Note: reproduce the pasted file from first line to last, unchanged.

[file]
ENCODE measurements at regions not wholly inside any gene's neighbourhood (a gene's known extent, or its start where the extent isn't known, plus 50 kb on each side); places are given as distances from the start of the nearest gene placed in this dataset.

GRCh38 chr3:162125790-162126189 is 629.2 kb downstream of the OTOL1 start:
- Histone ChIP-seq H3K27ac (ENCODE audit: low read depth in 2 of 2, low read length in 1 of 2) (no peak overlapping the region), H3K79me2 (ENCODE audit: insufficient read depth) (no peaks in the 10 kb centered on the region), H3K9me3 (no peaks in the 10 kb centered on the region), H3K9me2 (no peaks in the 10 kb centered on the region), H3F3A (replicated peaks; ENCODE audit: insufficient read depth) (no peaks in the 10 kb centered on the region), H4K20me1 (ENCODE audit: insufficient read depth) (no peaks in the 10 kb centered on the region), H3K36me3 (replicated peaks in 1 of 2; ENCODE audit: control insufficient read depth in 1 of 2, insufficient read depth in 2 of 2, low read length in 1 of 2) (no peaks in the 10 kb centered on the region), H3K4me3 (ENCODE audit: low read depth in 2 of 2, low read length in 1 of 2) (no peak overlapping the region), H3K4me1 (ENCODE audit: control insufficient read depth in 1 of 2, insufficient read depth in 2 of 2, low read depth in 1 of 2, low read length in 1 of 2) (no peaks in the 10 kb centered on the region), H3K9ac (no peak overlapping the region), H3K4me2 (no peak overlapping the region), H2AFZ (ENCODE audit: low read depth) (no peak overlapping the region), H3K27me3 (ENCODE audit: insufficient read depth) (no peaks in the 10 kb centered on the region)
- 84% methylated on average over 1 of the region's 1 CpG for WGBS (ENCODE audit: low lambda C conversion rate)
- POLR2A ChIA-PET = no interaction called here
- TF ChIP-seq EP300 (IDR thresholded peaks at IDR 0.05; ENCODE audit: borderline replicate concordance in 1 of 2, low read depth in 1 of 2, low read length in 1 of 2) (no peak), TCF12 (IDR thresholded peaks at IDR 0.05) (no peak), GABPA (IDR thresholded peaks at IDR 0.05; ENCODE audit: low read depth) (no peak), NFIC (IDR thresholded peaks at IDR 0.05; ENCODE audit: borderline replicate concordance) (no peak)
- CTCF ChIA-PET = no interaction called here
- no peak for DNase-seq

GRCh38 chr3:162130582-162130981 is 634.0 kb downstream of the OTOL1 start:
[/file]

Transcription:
ENCODE measurements at regions not wholly inside any gene's neighbourhood (a gene's known extent, or its start where the extent isn't known, plus 50 kb on each side); places are given as distances from the start of the nearest gene placed in this dataset.

GRCh38 chr3:162125790-162126189 is 629.2 kb downstream of the OTOL1 start:
- Histone ChIP-seq H3K27ac (ENCODE audit: low read depth in 2 of 2, low read length in 1 of 2) (no peak overlapping the region), H3K79me2 (ENCODE audit: insufficient read depth) (no peaks in the 10 kb centered on the region), H3K9me3 (no peaks in the 10 kb centered on the region), H3K9me2 (no peaks in the 10 kb centered on the region), H3F3A (replicated peaks; ENCODE audit: insufficient read depth) (no peaks in the 10 kb centered on the region), H4K20me1 (ENCODE audit: insufficient read depth) (no peaks in the 10 kb centered on the region), H3K36me3 (replicated peaks in 1 of 2; ENCODE audit: control insufficient read depth in 1 of 2, insufficient read depth in 2 of 2, low read length in 1 of 2) (no peaks in the 10 kb centered on the region), H3K4me3 (ENCODE audit: low read depth in 2 of 2, low read length in 1 of 2) (no peak overlapping the region), H3K4me1 (ENCODE audit: control insufficient read depth in 1 of 2, insufficient read depth in 2 of 2, low read depth in 1 of 2, low read length in 1 of 2) (no peaks in the 10 kb centered on the region), H3K9ac (no peak overlapping the region), H3K4me2 (no peak overlapping the region), H2AFZ (ENCODE audit: low read depth) (no peak overlapping the region), H3K27me3 (ENCODE audit: insufficient read depth) (no peaks in the 10 kb centered on the region)
- 84% methylated on average over 1 of the region's 1 CpG for WGBS (ENCODE audit: low lambda C conversion rate)
- POLR2A ChIA-PET = no interaction called here
- TF ChIP-seq EP300 (IDR thresholded peaks at IDR 0.05; ENCODE audit: borderline replicate concordance in 1 of 2, low read depth in 1 of 2, low read length in 1 of 2) (no peak), TCF12 (IDR thresholded peaks at IDR 0.05) (no peak), GABPA (IDR thresholded peaks at IDR 0.05; ENCODE audit: low read depth) (no peak), NFIC (IDR thresholded peaks at IDR 0.05; ENCODE audit: borderline replicate concordance) (no peak)
- CTCF ChIA-PET = no interaction called here
- no peak for DNase-seq

GRCh38 chr3:162130582-162130981 is 634.0 kb downstream of the OTOL1 start: